October 1 marks a big change in the way many retailers in America will do business. But according to recent reports, many small-business owners don’t even know it’s happening.
Debit- and credit-card providers are in the process of distributing new EMV, or chip card technology, enabled cards to their customers. (The last of these cards are expected to be received by October 2015.) These new cards have square chips embedded in them that are more secure than traditional magnetic-stripe cards, in an attempt to curb America’s rising issue with credit card fraud and retail data breaches. (While information stolen from a magnetic-stripe card can be duplicated, an EMV card produces a different code for each transaction that can only be used once.)
Businesses large and small must replace their old swipe-and-sign readers with ones that can read EMV-enabled cards to accommodate this new technology. The October 1, 2015, EMV deadline also marks a change in liability between credit card insurers and retailers.
“Although this deadline is not compulsory, if a merchant has failed to upgrade their technology to be EMV-compatible and a fraudulent transaction occurs, they will be held financially responsible,” says Jeremy Gumbley, CTO of Creditcall, a payment service provider. “In addition to being liable in the event of a fraudulent transaction, businesses that neglect to be EMV compatible run the risk of damaging their company reputation and facing fines issued by card brands.”
With this amount of risk, small-business owners should be especially invested in gearing up for a new EMV world. Yet it appears many are in the dark, according to data provided by Manta, a provider of growth solutions for small-business owners. In a survey of 1,609 business owners asked if they planned to adopt the new technology, 28 percent of those who accepted cards answered that they didn’t know about EMV or why they had to change their process.
Not knowing about EMV won’t be an excuse small-business owners can use come October 1, however. It’s important to start doing the research into purchasing and implementing the new technology now, before it’s too late.
The first thing most small-business owners may wonder is, “How much is this going to cost me?” It depends on the complexity of the reader—for those who just want one to read the new cards, the cost can start at around $100. But for those looking for a more robust offering—point-of-sale, barcode reader, clock-in platform, etc.—that can set you back into the high hundreds to low thousands per station. (Not including the cost of having an IT professional install the device for you if you’re not particularly tech savvy.)
“I would definitely evaluate [your] processes to see if perhaps the more expensive equipment like the Clover, [for example], would be a benefit to [your] business,” advises Tammy Miller, director of human resources at Swan Cleaners, a local dry-cleaning company based in Columbus, Ohio. (Her company paid $249/EMV pin pad for its 24 locations around the city.) “I don’t see it as a benefit for us, but for a small-business owner who may be using a regular cash register, the Clover takes the place of that. It may be better to spend that kind of money, especially if it’s a one-time purchase.”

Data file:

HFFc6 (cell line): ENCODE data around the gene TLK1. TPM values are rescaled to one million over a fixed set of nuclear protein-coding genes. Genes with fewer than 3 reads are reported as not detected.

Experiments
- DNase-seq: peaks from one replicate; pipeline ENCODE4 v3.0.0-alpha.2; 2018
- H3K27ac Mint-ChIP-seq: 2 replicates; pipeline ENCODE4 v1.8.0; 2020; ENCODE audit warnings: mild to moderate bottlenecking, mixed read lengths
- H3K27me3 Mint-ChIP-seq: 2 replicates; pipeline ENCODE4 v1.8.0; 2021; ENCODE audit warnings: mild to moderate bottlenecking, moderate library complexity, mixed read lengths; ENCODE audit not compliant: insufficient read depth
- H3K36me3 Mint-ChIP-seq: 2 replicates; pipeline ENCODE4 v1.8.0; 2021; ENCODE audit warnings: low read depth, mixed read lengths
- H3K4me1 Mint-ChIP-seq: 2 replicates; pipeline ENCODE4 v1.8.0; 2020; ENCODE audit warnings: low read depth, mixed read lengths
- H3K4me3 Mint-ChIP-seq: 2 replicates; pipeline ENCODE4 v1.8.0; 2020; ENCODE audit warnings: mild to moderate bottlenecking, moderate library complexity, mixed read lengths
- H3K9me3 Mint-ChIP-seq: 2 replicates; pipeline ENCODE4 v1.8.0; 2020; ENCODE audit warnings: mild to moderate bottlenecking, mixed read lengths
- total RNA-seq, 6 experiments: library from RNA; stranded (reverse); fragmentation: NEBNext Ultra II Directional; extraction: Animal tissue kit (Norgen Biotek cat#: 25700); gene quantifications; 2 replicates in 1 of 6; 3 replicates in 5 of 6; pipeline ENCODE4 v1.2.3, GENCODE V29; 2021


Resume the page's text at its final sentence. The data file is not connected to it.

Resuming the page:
There are resources available to make the EMV migration less time-consuming and costly. Make use of resources like banks and the current provider of your current credit card reader. “Banks will provide very small businesses with a new chip enabled terminal, making the migration to EMV incredibly smooth,” advises Gumbley. “Larger businesses should purchase an integrated software from a vendor that will include the EMV payment option. They can also turn to their [independent software vendor] or [value-added reseller], who can help ease the migration process by saving time, money and resources.”
First Data, the company that provided Swan Cleaner with its old mag-stripe reader, was persistent when trying to get Miller and her team to switch to EMV. They finally sat down and evaluated their options, and found one that made the most sense for their tech needs.
More Than Meets the Eye
But it doesn’t end at just purchasing and installing the new technology.
“Businesses, large or small, should understand that migrating to EMV is both complex and time-consuming,” says Gumbley of Creditcall. “However there are a range of industry resources available to assist in your migration—you are not alone! Check out the Smart Card Alliance’s EMV Migration Forum, an independent cross-industry body in the payments space aimed to successfully introduce secure EMV contact and contactless technology in the U.S. From webinars to white papers to FAQs, the EMV Migration Forum is your one-stop-shop for EMV knowledge.”
There’s also the matter of training yourself and your staff about how to use the new technology, and prepare your customers for the change from quickly swiping to waiting a few moments after dipping their card in a reader for approval.
“We have a great computer system, [but] we have a separate [EMV] terminal so you can get mistakes made by your clerk,” says Miller. “Perhaps they were supposed to ring up a sale for $20.02 and then they go to the terminal and ring it up for $2.02, you’ve lost $18.” Miller says she and another member of her team will work on training the staff and creating training documentation that aligns with their company and industry beyond the provided literature, something small-business owners may consider doing as well.
While the EMV migration isn’t expected to happen overnight, now is as good a time as any to take serious steps in ensuring your company and your customers’ security.
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